There are a lot of preconceived notions I had about Ireland, from the weather to the people and I have to say that most of them were incredibly accurate. After a few days on the island, I’ve noticed many interesting things about the Irish.
One, they are some of the friendliest people on earth. I could sit and listen to an Irish accent forever. There’s a kind of flow to it…relaxed instead of using harsh pronunciations.
Two, the weather really is foggy and rainy…every single day…at some point during the day.
Three, I imagined narrow winding roads with rock walls lining the sides and fields littered with sheep. Yes the back roads resemble this concept, but the highways are incredibly wide and built well.
Four – everyone seems to be on a slower schedule, enjoying life and the company of others. I sense little stress in these people, and if the Hobbits in The Shire were modeled after anyone, I think it might be the Irish.
Our two-week rental home courtesy of Home For Exchange was just outside of Tramore, on the South shore of Ireland, which rests just above a long sandy bay on the ocean. At the eastern end of the bay the water flows inland and then back behind the beach, leaving a tremendous nature park for walking, hiking, jogging, dog enjoyment, and of course birds. We went for a jog around the loop and even though the misty fog was thick, it was still 60 degrees. Post exercise and in desperate need of calories, we consulted TripAdvisor and found one of the highest rated establishments to be Dooly’s right on the boardwalk. It’s a walk-up kind of place, fresh to order, and even though it’s a takeaway kind of place, they still offer all the necessary condiments.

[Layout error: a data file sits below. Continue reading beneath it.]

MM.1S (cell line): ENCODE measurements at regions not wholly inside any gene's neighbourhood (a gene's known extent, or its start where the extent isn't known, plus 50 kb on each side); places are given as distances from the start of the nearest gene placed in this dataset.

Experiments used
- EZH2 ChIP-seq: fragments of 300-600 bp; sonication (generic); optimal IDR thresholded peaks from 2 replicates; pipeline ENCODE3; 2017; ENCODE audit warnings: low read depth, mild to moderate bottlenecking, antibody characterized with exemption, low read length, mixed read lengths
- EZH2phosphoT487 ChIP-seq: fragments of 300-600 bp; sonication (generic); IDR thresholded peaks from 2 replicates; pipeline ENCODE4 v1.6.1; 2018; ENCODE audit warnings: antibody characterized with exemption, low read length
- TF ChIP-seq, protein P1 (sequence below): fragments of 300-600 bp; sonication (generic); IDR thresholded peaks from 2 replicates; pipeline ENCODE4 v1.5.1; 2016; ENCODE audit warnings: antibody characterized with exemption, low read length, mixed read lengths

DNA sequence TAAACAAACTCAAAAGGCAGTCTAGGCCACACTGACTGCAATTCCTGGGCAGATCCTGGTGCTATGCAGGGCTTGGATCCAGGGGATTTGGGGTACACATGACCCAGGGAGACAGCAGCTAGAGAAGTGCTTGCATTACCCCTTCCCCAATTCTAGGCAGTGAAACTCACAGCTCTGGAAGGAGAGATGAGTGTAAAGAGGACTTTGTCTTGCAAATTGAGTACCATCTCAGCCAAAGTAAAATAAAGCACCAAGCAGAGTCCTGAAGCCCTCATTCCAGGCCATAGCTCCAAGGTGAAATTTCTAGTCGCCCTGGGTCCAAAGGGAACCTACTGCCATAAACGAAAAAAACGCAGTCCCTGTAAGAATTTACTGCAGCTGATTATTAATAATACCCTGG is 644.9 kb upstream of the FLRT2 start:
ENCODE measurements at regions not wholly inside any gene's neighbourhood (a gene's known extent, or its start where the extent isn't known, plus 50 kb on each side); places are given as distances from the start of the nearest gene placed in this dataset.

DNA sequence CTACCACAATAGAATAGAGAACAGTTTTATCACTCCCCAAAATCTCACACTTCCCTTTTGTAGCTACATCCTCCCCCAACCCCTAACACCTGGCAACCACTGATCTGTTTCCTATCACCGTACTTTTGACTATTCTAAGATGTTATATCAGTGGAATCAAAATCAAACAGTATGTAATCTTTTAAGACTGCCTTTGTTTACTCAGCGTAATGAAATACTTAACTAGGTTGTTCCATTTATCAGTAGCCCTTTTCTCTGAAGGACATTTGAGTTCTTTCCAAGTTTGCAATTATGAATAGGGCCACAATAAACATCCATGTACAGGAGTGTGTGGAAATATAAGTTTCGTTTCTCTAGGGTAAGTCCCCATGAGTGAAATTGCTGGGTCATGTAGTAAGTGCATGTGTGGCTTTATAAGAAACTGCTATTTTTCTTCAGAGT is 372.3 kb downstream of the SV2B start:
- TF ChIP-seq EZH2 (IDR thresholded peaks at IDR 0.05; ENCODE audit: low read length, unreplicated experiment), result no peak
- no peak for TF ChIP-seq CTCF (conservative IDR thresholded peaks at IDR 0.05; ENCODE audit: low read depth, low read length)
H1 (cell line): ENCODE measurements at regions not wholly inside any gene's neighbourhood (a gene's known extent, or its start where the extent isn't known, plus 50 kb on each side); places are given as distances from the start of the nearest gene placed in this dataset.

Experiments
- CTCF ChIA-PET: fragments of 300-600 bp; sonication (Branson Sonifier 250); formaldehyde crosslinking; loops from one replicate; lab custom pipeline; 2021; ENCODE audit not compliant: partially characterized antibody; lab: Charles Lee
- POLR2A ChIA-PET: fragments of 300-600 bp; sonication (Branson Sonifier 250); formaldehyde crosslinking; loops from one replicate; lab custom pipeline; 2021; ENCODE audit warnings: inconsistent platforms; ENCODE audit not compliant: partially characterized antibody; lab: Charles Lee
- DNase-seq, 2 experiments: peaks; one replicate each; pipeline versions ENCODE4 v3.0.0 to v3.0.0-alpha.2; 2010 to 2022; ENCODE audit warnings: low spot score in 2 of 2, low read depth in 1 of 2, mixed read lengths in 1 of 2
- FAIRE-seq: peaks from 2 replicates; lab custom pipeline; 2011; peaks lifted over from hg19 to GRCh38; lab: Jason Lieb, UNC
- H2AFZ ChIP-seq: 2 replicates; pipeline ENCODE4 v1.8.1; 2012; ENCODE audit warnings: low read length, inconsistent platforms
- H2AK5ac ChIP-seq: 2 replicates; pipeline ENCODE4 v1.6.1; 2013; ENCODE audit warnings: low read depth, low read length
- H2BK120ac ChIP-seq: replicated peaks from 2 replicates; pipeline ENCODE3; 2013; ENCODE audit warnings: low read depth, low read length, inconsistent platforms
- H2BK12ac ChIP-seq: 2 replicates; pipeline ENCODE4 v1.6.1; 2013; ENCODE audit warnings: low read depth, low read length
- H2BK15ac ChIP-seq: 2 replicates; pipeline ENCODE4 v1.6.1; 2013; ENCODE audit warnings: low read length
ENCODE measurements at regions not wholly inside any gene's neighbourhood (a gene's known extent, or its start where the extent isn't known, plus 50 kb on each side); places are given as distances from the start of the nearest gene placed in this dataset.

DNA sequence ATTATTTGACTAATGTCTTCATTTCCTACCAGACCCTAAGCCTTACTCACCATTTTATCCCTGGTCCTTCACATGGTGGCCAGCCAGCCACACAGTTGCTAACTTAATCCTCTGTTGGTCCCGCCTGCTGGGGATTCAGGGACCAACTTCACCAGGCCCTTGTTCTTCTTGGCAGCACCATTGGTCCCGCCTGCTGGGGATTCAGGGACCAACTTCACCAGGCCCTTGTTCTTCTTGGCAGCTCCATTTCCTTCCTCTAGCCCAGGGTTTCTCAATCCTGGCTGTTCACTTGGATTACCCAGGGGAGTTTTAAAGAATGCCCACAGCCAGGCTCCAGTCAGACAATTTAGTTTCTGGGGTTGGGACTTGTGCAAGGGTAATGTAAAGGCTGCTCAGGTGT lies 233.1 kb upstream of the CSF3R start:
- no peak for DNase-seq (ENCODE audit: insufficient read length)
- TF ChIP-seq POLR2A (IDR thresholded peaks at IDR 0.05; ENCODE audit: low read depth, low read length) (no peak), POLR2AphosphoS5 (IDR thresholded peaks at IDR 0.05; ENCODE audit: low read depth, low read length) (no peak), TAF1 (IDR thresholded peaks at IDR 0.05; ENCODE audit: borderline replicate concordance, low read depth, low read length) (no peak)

Driving West from Tramore to Cork is about a 90 minute drive; half of which is spent on just 12 miles of winding country roads and the other half on the nice straight highway with little traffic. On our way to Cork, we stumbled upon the town of Midleton and elected to visit the Jameson distillery for some lunch and a tour. It was great to learn about Ireland’s largest whiskey distillery, how it was started in the late 1700’s, and at the end was a tasting comparing Jameson to a Scottish and American whiskey (Johnnie Walker Red and Jack Daniels). I’m not sure if they put something in the Jameson to make it taste better but my guess is it’s just really that good.
Heading into Cork after the tour we visited the main Cathedral for a minute before noticing loads of people walking towards the center of town. We opted to follow the crowd guessing there was a soccer game going on and everyone was headed either to the playing field or a bar to watch. Instead, we found everyone on the main pub crawl street all dolled up and bar hopping. After quizzing a few police officers we learned today was Arthur Guinness Day and as Guinness was founded in the year 1759, everyone was rushing to a bar for a pint of Guinness to chug at exactly 17:59 (5:59pm) in celebration. We also noticed that most of the people doing the chugging weren’t over 25, but it was still a great show.